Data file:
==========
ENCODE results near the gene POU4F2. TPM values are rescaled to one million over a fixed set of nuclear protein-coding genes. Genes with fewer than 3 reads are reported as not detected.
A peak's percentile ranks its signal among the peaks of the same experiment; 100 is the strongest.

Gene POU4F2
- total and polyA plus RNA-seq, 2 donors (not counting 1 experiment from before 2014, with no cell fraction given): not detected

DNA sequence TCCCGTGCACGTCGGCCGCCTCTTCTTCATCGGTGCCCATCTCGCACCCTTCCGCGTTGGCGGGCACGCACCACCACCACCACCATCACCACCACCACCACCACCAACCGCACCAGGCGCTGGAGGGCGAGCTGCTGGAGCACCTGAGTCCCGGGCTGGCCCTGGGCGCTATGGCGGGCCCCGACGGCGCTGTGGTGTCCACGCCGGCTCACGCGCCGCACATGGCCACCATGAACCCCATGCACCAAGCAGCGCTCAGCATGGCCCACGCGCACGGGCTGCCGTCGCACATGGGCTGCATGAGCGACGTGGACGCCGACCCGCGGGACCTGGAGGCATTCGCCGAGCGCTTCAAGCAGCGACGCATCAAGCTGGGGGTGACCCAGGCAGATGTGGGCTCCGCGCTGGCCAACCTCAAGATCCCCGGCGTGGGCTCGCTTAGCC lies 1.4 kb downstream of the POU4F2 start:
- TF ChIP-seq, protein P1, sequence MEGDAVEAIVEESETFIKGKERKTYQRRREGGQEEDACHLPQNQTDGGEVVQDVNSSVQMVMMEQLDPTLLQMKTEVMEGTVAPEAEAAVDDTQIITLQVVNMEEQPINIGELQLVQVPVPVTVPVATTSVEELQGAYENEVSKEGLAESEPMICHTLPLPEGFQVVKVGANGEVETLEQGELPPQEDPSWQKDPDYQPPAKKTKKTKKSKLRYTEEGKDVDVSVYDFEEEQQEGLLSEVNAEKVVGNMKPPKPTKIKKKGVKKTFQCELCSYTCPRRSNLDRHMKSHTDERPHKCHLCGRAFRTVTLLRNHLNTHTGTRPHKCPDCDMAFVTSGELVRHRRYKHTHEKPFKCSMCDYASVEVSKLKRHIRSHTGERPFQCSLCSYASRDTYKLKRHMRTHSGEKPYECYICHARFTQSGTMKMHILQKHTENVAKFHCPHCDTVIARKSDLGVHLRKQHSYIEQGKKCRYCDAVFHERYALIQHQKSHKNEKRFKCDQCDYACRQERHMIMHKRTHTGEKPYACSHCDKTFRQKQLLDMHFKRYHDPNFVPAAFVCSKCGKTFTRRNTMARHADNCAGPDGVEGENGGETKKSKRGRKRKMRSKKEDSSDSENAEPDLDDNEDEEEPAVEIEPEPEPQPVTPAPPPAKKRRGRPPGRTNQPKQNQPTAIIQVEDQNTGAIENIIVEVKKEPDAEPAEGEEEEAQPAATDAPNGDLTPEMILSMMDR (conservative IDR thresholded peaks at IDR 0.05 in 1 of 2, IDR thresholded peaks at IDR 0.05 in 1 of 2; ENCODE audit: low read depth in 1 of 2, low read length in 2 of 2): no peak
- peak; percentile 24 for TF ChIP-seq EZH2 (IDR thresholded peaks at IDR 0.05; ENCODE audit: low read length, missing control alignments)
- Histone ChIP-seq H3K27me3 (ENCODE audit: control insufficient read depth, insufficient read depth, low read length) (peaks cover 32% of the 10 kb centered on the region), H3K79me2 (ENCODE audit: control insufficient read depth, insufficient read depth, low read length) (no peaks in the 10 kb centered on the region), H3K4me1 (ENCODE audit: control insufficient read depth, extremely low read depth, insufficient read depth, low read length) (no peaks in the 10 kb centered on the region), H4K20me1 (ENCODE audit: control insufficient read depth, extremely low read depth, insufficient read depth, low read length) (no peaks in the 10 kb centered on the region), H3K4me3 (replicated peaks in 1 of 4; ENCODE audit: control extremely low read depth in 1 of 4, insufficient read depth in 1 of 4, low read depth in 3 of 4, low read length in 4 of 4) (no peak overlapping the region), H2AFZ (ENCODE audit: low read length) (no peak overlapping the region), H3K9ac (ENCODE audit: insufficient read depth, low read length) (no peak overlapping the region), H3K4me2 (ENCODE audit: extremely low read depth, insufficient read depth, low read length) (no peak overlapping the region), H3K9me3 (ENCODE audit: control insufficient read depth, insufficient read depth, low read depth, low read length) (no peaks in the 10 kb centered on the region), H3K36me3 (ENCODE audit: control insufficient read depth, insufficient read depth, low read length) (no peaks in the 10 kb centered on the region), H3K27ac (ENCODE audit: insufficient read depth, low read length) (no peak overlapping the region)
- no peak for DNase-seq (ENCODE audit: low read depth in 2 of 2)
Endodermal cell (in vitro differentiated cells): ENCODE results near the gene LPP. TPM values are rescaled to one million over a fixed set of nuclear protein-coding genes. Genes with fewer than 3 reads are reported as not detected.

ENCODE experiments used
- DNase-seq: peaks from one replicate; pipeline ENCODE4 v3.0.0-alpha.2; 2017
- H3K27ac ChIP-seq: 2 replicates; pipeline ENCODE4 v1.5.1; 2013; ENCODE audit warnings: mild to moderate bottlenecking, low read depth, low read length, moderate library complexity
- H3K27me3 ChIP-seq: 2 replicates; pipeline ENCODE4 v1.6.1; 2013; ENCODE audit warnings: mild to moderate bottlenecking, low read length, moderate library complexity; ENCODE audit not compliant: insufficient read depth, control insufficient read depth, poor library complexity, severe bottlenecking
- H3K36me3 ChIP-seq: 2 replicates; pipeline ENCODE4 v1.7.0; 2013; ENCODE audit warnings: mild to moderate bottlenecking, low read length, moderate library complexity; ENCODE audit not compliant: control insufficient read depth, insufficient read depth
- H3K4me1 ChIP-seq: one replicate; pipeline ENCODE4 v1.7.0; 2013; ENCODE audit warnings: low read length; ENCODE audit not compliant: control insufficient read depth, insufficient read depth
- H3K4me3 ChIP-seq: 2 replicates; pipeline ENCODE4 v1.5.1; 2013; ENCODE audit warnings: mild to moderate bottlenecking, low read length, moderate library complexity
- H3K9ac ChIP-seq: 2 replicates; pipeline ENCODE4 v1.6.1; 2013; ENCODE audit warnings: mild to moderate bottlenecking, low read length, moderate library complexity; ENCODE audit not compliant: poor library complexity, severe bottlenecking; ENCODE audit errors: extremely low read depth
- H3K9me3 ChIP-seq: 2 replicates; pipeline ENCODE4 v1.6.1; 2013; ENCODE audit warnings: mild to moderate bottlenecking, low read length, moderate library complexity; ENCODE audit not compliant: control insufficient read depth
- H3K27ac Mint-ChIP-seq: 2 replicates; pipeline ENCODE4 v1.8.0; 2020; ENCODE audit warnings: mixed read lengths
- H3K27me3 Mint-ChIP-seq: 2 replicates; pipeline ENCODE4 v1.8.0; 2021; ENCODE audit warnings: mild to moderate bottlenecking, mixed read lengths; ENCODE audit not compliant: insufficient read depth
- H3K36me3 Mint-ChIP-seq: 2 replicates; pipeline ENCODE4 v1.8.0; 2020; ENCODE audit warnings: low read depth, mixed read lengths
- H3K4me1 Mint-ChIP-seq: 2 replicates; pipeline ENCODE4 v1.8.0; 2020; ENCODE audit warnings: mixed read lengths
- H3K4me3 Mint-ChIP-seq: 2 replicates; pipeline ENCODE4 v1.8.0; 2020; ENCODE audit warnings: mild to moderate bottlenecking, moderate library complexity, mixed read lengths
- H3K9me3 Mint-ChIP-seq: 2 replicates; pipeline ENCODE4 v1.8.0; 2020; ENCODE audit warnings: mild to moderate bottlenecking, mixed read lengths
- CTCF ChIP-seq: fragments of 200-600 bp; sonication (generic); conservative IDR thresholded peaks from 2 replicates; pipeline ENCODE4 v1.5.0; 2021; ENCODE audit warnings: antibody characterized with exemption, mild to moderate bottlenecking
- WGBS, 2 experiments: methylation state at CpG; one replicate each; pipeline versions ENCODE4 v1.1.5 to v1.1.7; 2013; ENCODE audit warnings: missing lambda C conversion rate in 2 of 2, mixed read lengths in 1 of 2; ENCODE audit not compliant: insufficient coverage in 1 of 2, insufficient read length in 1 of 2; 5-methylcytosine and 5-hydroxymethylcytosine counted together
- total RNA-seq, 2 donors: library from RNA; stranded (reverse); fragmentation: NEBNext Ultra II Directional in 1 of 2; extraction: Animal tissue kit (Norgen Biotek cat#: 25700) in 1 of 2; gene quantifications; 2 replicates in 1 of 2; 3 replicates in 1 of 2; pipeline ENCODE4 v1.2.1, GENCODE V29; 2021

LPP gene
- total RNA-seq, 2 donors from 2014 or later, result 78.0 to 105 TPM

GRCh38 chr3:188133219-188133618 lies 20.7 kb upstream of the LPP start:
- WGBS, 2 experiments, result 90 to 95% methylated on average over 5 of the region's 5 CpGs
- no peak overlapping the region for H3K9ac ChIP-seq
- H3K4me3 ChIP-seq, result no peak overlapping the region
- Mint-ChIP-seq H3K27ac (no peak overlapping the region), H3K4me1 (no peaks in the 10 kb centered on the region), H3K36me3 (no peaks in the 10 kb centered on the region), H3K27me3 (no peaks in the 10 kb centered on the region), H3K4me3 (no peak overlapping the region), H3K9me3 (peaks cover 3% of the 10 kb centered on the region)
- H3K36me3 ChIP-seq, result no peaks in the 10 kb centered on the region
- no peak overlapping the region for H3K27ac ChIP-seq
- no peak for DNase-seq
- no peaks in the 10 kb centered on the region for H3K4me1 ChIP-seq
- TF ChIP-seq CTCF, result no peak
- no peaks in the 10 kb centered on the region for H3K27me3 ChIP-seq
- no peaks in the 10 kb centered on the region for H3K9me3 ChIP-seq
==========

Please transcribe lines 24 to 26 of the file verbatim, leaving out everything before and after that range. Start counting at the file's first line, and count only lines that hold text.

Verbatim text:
- H3K4me3 Mint-ChIP-seq: 2 replicates; pipeline ENCODE4 v1.8.0; 2020; ENCODE audit warnings: mild to moderate bottlenecking, moderate library complexity, mixed read lengths
- H3K9me3 Mint-ChIP-seq: 2 replicates; pipeline ENCODE4 v1.8.0; 2020; ENCODE audit warnings: mild to moderate bottlenecking, mixed read lengths
- CTCF ChIP-seq: fragments of 200-600 bp; sonication (generic); conservative IDR thresholded peaks from 2 replicates; pipeline ENCODE4 v1.5.0; 2021; ENCODE audit warnings: antibody characterized with exemption, mild to moderate bottlenecking